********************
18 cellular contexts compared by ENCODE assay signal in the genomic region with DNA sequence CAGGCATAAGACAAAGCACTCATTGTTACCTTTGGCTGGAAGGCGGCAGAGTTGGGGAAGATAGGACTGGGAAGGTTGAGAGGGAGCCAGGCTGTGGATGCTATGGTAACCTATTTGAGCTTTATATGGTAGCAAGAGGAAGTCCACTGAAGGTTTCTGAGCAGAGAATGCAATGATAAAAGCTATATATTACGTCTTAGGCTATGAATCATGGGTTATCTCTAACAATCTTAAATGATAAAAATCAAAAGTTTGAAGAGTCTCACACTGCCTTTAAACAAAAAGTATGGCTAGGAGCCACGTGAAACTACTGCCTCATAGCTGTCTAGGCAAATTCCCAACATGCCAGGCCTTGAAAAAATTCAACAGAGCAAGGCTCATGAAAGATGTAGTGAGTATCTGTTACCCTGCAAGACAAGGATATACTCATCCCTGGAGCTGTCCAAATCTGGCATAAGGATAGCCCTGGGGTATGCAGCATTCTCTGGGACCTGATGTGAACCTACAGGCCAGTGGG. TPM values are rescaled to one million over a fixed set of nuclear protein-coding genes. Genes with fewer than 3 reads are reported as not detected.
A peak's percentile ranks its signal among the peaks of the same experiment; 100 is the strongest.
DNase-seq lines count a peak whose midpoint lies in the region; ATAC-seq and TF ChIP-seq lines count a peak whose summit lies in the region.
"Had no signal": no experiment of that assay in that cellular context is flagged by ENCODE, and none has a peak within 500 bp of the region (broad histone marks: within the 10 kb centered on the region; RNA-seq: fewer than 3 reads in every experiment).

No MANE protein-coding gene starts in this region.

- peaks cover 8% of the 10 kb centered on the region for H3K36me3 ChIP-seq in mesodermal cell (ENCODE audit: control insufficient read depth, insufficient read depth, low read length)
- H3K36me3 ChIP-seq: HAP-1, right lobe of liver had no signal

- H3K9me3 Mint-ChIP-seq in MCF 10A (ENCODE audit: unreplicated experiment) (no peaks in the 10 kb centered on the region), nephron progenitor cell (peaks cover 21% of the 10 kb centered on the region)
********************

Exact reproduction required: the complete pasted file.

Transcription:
18 cellular contexts compared by ENCODE assay signal in the genomic region with DNA sequence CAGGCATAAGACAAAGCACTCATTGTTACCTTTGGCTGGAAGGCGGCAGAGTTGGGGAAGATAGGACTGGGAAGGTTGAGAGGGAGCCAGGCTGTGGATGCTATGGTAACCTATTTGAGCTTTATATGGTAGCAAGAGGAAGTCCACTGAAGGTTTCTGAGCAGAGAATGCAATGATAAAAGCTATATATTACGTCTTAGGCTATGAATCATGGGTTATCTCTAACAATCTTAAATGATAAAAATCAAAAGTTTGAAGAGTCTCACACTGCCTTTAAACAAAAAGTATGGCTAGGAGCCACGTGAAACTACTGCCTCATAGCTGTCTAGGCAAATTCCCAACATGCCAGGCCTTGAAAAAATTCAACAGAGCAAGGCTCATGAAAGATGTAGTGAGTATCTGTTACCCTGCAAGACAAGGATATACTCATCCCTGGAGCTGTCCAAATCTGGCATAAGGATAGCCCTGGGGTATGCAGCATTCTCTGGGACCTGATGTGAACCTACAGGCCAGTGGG. TPM values are rescaled to one million over a fixed set of nuclear protein-coding genes. Genes with fewer than 3 reads are reported as not detected.
A peak's percentile ranks its signal among the peaks of the same experiment; 100 is the strongest.
DNase-seq lines count a peak whose midpoint lies in the region; ATAC-seq and TF ChIP-seq lines count a peak whose summit lies in the region.
"Had no signal": no experiment of that assay in that cellular context is flagged by ENCODE, and none has a peak within 500 bp of the region (broad histone marks: within the 10 kb centered on the region; RNA-seq: fewer than 3 reads in every experiment).

No MANE protein-coding gene starts in this region.

- peaks cover 8% of the 10 kb centered on the region for H3K36me3 ChIP-seq in mesodermal cell (ENCODE audit: control insufficient read depth, insufficient read depth, low read length)
- H3K36me3 ChIP-seq: HAP-1, right lobe of liver had no signal

- H3K9me3 Mint-ChIP-seq in MCF 10A (ENCODE audit: unreplicated experiment) (no peaks in the 10 kb centered on the region), nephron progenitor cell (peaks cover 21% of the 10 kb centered on the region)